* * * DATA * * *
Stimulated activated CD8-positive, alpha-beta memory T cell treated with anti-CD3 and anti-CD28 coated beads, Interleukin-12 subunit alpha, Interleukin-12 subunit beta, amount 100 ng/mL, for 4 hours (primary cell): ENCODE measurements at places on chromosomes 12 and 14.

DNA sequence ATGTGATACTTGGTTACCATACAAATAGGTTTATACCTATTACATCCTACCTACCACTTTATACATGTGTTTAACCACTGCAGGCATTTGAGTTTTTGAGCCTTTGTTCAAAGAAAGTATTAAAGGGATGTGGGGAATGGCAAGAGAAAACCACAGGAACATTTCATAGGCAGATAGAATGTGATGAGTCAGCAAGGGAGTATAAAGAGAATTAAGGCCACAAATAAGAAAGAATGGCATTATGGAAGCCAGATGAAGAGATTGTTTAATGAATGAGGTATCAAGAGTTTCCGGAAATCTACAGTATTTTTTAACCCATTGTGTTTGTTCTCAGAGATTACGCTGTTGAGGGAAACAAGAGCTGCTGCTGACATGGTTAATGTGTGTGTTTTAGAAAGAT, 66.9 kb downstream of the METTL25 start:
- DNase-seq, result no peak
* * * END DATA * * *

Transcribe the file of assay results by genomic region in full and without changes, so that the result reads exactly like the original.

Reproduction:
Stimulated activated CD8-positive, alpha-beta memory T cell treated with anti-CD3 and anti-CD28 coated beads, Interleukin-12 subunit alpha, Interleukin-12 subunit beta, amount 100 ng/mL, for 4 hours (primary cell): ENCODE measurements at places on chromosomes 12 and 14.

DNA sequence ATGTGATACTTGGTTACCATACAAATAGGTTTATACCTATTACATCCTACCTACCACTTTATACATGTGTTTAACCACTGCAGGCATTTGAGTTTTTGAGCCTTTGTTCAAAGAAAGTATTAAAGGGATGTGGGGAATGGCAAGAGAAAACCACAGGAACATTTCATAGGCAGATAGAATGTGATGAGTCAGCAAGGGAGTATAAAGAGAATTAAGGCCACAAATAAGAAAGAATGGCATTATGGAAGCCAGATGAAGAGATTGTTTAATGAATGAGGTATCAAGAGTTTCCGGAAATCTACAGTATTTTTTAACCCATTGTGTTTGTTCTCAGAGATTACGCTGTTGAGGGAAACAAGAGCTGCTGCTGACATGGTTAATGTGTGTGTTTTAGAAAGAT, 66.9 kb downstream of the METTL25 start:
- DNase-seq, result no peak